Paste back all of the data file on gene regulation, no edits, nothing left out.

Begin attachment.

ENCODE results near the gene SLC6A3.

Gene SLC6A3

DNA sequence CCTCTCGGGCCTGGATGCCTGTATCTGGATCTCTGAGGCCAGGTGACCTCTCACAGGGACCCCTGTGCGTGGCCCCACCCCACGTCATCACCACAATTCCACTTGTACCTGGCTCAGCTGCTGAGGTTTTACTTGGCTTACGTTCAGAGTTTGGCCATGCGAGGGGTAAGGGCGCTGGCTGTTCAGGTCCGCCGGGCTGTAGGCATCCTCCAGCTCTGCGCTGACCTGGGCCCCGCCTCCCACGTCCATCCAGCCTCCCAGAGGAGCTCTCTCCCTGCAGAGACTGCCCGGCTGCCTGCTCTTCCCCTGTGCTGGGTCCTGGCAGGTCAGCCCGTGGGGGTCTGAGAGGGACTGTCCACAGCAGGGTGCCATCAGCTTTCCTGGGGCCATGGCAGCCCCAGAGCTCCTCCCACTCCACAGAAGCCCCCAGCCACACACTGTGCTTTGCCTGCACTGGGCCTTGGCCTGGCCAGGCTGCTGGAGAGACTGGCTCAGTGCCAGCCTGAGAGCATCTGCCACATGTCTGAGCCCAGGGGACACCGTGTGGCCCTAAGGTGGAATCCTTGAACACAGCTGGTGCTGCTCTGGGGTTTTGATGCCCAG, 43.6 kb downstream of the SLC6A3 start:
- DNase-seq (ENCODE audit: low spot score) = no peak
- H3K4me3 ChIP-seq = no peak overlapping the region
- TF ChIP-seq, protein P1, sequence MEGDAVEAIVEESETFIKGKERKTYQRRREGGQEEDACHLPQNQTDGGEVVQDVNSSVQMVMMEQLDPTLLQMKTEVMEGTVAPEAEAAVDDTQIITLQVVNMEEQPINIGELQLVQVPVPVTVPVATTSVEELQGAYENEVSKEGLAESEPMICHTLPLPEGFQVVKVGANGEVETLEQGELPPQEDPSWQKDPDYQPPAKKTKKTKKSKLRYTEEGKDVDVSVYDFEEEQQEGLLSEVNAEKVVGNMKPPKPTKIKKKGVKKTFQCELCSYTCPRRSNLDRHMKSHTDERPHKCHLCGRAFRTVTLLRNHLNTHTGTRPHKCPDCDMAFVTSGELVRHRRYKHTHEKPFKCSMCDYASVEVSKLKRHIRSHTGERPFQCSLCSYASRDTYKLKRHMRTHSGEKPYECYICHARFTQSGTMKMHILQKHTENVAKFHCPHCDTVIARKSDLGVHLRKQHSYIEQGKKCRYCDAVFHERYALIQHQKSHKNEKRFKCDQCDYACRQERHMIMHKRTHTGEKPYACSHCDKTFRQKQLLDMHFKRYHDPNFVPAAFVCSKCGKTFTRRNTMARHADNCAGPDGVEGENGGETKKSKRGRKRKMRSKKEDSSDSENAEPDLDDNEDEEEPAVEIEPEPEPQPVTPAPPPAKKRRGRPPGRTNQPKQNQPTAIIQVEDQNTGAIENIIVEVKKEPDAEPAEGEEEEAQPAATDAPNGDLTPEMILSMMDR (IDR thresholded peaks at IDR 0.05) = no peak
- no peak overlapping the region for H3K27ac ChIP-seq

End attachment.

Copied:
ENCODE results near the gene SLC6A3.

Gene SLC6A3

DNA sequence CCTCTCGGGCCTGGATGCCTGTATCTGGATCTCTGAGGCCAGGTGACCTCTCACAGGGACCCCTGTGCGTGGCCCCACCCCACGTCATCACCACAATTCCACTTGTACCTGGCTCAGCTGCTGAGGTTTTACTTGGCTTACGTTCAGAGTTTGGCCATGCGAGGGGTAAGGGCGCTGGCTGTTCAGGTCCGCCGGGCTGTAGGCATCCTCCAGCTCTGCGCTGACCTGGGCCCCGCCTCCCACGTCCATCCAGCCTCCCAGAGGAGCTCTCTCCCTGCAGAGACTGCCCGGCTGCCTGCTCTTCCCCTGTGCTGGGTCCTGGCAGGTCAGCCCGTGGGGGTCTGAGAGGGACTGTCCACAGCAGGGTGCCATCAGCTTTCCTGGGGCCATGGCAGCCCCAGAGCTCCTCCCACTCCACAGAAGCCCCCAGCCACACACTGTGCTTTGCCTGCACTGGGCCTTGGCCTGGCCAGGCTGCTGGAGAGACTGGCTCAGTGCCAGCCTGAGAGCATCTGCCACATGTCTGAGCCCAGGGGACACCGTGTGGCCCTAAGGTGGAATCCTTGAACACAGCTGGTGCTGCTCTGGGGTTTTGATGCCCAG, 43.6 kb downstream of the SLC6A3 start:
- DNase-seq (ENCODE audit: low spot score) = no peak
- H3K4me3 ChIP-seq = no peak overlapping the region
- TF ChIP-seq, protein P1, sequence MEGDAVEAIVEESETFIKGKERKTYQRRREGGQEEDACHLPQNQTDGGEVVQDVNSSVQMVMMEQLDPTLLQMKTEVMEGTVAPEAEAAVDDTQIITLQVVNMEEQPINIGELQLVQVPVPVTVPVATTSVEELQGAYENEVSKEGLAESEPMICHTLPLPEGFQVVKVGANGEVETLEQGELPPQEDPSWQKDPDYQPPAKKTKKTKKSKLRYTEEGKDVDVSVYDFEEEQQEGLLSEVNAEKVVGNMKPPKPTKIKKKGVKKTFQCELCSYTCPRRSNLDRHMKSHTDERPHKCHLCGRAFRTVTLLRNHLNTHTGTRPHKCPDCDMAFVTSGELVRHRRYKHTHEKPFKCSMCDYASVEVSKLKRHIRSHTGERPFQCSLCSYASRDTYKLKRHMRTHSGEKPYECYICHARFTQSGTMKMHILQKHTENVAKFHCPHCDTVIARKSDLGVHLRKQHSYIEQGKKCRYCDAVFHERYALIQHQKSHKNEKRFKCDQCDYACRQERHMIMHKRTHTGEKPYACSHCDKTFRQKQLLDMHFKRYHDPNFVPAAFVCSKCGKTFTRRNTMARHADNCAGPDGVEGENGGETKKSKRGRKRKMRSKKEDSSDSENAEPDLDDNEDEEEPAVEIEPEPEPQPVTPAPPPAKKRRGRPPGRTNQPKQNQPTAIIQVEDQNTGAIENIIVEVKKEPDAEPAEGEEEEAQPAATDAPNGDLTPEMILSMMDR (IDR thresholded peaks at IDR 0.05) = no peak
- no peak overlapping the region for H3K27ac ChIP-seq